Criminal justice professionals to speak at black history event at Groton church
Groton — Area law enforcement professionals will take part in a panel Saturday that looks back at the history of the criminal justice system from a black history perspective and highlights recent progress and work that remains to be done.
The New London chapter of the NAACP organized the black history month event, which will take place at 6 p.m. at St. Johns Christian Church, 346 Shennecossett Road.
Tamara K. Lanier, first vice president of the New London NAACP chapter and a retired probation officer, said she would begin the discussion by speaking briefly about the history, including the black codes and Jim Crow laws, which were enacted to restrict the freedom and rights of black Americans, as well as the civil rights movement and mass incarceration.
“What’s important, and the message I want to leave people with, is the evolution,” Lanier said during a phone interview Monday. “I can’t say we’ve made 100 percent progress, but I know officers within the police departments are working from the perspective of they want to help instead of doing harm.”
Lanier wants the public to be aware of resources that are available to them before they get into the criminal justice system.
Guest speakers include representatives of the Groton City and New London police departments, with whom Lanier said the NAACP works closely, and who have made huge strides in community policing.
“We walk the walk at our place and we have a very diverse department,” Groton City Police Chief Michael Spellman said. He said by phone Tuesday that he and one of the department’s three African-American sergeants, Pete Miller, will be at the event. Spellman said Groton City police have a tremendous relationship with St. Johns Church, whose pastor, Rev. Joseph Coleman, is the department chaplain. They have worked together on food drives, coat drives and toy drives.
Capt. Brian Wright of the New London Police Department, also scheduled to speak, said his department is fortunate to have people of color and women among its ranks but is always looking to do more to reflect, or be similar to, the city it serves. Wright, the highest ranking African-American in the department history, was the second African-American to attain the rank of sergeant and was the department’s first black lieutenant and captain. He said seven out the 68 sworn officers are black.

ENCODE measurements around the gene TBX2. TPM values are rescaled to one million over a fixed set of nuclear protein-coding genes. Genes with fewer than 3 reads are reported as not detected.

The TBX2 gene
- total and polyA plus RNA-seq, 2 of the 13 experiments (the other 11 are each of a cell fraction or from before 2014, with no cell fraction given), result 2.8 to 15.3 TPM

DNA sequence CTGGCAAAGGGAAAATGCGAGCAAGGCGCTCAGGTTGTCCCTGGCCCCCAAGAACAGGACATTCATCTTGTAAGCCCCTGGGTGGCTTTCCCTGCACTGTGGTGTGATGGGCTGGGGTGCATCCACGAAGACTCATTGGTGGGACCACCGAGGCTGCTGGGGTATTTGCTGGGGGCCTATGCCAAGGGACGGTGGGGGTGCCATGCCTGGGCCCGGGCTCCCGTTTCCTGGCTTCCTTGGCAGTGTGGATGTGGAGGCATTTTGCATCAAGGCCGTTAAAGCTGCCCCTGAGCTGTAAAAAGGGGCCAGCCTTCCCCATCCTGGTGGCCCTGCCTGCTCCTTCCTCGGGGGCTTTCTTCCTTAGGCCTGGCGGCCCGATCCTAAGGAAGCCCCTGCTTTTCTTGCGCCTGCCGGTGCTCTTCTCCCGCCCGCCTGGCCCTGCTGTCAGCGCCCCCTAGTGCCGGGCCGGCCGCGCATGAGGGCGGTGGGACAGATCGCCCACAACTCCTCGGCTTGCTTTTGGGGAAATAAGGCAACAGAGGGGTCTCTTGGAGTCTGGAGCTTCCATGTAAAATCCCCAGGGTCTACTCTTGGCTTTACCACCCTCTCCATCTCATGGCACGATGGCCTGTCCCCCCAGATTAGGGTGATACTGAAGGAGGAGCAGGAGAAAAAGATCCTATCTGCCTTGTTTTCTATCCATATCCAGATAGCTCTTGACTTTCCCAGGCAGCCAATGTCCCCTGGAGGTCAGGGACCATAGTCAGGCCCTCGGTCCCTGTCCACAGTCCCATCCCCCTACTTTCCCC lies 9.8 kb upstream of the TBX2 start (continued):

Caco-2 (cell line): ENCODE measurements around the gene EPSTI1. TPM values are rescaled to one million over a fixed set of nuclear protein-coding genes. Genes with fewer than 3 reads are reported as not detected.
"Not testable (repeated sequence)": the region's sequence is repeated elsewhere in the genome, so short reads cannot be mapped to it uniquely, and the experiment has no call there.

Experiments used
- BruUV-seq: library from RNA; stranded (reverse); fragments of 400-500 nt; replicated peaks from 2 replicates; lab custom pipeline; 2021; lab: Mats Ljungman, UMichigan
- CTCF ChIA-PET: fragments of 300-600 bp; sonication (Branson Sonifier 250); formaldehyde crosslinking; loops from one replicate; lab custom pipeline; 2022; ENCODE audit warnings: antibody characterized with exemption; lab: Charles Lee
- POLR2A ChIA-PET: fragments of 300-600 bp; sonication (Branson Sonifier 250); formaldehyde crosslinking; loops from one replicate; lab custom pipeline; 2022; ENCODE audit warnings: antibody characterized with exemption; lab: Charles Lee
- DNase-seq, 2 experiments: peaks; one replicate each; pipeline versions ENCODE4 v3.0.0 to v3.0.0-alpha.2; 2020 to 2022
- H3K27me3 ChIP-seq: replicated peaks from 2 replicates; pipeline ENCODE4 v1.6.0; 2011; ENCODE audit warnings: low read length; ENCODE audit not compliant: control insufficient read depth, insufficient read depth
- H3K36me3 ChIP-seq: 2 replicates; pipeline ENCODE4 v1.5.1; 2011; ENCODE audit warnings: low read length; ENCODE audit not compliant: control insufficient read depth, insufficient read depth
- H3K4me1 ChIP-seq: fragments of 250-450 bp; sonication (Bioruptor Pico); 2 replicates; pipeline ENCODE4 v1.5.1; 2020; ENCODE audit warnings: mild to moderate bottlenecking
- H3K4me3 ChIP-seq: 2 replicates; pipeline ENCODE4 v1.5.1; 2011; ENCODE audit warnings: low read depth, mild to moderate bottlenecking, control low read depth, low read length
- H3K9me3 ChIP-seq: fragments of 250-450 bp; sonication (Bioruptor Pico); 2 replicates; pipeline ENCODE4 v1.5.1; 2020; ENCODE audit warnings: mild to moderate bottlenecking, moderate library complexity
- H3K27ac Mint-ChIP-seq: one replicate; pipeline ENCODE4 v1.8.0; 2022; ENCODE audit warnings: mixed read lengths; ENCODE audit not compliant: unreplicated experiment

“While it’s special, it does strike me, given the 150-year history of the department, that it’s not that spectacular,” he said by phone Tuesday. “But hopefully it’s a bright beginning.”
Wright said the New London Police Department has strong partnerships in the community to aid in recruitment and is working on an initiative — the details of which he said will be disclosed in the near future — that will be personalized to the City of New London.
Also speaking at Saturday’s event are retired Superior Court Judge John J. Nazzaro, who was the second Asian-American to become a judge in Connecticut; Senior Assistant State’s Attorneys Lonnie Braxton, who was raised in the segregated South and is a lifelong scholar of black history, and Paul J. Narducci; Probation Officers Reginald Stanford and Shonrael Lanier; Parole Officer Malik Champlain, Juvenile Probation Officer William Barry Carlos and Re-entry Specialist Daryl McGraw.
Lanier, who also is involved in efforts to recruit more minority teachers and eliminate workplace disparities for minorities and women, said that presenting the issues to the public is part of the solution. She cited the law that required police to make data on race and traffic stops public, saying the feedback that they have to do better has worked.
“So many people have complained to the NAACP, and many have given up that there will be no change,” she said. “But we’re encouraged because we think now there is a climate that speaks to disparities, not only with minorities, but with women, too. We see that policies are changing, and that looks great, but we also want to see practices changing.”